Emma Watson? Oscar worthy? Are you serious? She's pretty cute, but she is not a very good actor, and she is downright awful when you consider good child/young actors (examples: Sophie Turner or Maisie Williams who play Sansa and Arya in Game of Thrones, or Hailee Steinfeld from True Grit).
Why? What's wrong with her performance? From what I've seen she has portrayed impressive range. Just stating something doesn't make it true. Given what she has had to work with, I'd say she's done a great job with the character.

On an unrelated note(but OT): So far my best picture would be Source Code, but the acadamy isn't so into sci-fi, hopefully it at least get's a nomination ala District 9. Not out of the realm with 10 spots up for grabs.
Well, along with the rest of the child cast of HP its just not very good. Impressive range of emotions? Maybe. In a believable way? Not really. See my previous examples for good acting. A part of the problem might be the script of the films...but still. Snape for example is in the same script but does a great job. Emma watson is not the worst in HP, but thats not exactly praise.
 

Littaly

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Aren't you exaggerating a little? I mean, yes, it was a huge undertaking and it's pretty impressive that they made it work (especially the casting of the kids), but considering how incredibly, superiorly, super-popular Harry Potter was back in 2000, it would have surprised me a lot more if they didn't go ahead and make a movie out of it. Even if it turned out half as good as it did, it was still earn them mountains of cash from it. Sure, there were a lot of ways it could have gone wrong, but it's not like it was an all-or-nothing deal, and considering what they had to gain from it, it couldn't exactly have been a hard decision.

Oh look at me, acting like I have a clue of what I'm talking about. I guess I'm just grumpy that the one franchise I could never bring myself to like has gone and become my generations defining work of fiction :-/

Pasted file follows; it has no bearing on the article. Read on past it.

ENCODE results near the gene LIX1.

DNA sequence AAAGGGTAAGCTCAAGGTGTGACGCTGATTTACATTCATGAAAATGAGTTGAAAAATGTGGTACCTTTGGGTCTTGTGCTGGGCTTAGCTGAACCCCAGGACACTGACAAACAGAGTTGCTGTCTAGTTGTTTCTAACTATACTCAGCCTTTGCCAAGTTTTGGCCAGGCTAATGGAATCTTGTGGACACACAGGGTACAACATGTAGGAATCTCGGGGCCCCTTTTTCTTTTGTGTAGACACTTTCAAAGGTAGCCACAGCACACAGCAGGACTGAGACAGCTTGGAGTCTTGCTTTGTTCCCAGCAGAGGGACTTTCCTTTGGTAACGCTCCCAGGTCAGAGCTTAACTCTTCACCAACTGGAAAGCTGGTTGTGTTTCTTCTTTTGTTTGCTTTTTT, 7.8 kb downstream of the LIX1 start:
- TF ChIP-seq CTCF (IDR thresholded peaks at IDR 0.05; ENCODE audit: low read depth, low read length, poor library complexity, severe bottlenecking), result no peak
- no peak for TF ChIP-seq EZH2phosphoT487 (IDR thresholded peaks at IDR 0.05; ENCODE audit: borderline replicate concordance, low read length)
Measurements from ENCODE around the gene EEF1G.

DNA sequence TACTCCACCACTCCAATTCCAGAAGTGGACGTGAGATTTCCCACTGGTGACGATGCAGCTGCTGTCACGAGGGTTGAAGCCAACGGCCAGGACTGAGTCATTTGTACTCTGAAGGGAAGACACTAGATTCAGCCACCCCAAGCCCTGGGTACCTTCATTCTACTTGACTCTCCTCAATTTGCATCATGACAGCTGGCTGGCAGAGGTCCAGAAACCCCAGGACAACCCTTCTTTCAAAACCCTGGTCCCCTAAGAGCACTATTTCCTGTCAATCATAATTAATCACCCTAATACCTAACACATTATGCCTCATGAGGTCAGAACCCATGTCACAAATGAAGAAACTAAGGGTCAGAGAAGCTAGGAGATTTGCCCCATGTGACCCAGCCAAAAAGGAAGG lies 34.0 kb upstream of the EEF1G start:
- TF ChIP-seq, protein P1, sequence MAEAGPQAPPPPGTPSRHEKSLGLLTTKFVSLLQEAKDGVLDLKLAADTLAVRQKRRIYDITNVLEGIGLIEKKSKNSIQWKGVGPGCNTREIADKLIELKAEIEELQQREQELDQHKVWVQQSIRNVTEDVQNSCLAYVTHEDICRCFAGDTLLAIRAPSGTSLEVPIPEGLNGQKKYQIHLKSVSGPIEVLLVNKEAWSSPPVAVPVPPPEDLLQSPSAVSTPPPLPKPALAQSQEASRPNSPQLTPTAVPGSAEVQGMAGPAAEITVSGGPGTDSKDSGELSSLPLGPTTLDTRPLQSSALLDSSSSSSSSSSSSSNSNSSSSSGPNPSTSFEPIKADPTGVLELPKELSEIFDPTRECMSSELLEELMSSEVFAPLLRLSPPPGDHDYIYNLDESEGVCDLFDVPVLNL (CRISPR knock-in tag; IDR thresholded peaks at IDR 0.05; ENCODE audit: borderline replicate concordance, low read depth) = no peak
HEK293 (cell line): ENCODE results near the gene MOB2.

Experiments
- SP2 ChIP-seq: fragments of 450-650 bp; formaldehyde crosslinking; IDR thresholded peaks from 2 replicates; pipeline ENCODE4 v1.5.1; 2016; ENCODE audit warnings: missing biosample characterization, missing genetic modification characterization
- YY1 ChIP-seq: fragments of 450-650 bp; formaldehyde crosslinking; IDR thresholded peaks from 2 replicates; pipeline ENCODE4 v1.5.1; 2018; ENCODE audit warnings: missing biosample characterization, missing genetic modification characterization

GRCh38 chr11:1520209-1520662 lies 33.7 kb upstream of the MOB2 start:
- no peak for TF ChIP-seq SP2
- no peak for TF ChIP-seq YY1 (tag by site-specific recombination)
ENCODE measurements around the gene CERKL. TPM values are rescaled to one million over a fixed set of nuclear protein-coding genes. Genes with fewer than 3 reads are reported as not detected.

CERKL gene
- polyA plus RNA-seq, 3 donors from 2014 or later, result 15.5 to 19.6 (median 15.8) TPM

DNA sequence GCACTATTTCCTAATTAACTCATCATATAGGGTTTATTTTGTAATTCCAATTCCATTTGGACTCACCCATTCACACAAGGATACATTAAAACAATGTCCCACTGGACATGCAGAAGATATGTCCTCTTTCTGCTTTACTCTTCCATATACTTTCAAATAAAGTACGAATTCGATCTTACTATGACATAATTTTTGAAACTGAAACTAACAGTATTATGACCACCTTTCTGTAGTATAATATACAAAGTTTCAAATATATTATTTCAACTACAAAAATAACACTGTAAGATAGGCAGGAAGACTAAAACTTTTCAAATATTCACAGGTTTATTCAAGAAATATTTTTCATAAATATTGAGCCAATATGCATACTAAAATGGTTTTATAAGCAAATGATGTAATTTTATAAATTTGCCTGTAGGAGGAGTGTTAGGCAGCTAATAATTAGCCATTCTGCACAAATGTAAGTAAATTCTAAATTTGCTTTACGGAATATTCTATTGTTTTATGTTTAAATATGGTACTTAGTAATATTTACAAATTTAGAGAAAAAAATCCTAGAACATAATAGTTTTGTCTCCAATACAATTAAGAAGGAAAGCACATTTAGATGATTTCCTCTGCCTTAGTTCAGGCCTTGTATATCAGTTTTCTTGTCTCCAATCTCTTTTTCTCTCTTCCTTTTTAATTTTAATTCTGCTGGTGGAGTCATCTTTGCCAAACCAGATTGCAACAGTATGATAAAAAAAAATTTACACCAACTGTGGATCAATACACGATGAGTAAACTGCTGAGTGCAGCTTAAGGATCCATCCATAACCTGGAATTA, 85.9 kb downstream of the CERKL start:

Birthe

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I'm often thinking how much it matters if you get an Oscar or not, cause there's so many things that got one and have been forgotten and others that didn't get one and are still being talked about, 'cause they were simply so very popular and still are. So yeah personally I'm really not sure what getting an Oscar means anymore, especially since so often the easiest way to get one is just making a movie after this certain Oscar concept.
 

BehattedWanderer

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Said like that, it rather makes me want to pick up and read the books again--because I've read three of them only once, having moved more or less past the series by the time the fifth book came out. Maybe I'll just watch the movies all over again. Or all of them, since I haven't seen the latter half of the films. Reading this kind of makes me want to.
 

octafish

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I read the read the first couple of books while working over summer in a book shop. Goblet of Fire had just come out and people where clamouring for it for a Christmas present, we sold more HP books than every other book combined so I was intrigued. I read them at the counter when it was quiet, I'm glad I didn't buy them. Terribly written, yet compelling page turners. Like Dan Brown for Kids. If the writing was better I'd even say Matthew Reilly for Kids. They needed a strong edit to cut the waffle. I can only imagine that the films are more tollerable thanks to their relative brevity. I agree that such a massive undertaking brought to completions deserves some kudos. Kudos, not an Oscar nomination.
 

KirbyKrackle

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I hope that the movie gets "snubbed" just for all the delicious whining from the fans that will ensue. And since when has basing a movie on a thing with a slavering, millions-strong fanbase who will be guaranteed to consume related products no matter how garbage ever been considered risky?

All this article does is give evidence as to why Deathly Hallows might win Best Picture (e.g., bowing to popular sentiment, no matter how ignorant), not why it should.
 

walrusaurus

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With the possible exception of Alan Rickman, there should definitely be no acting noms coming out of this movie. Even Rickman will only be nominated if these years supporting actor roster is relatively weak. Helena Bonham Carter in my opinion has done equally well over the course of the series, but her role in the final flick is pretty minor so i don't expect her to be nominated for it.

Other than that I think its really only deserving of the various technical awards, and the Best Picture nominations as a nod to the series as a whole.
 

MovieBob

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I was incredibly disappointed by the final film to be honest. I felt the ending/epilogue was very undercooked and overall it was just trying to cram everything from the book and felt rushed and lacking of impact as a result. They should have simplified the story so they could focus on a more cohesive and emotional narrative.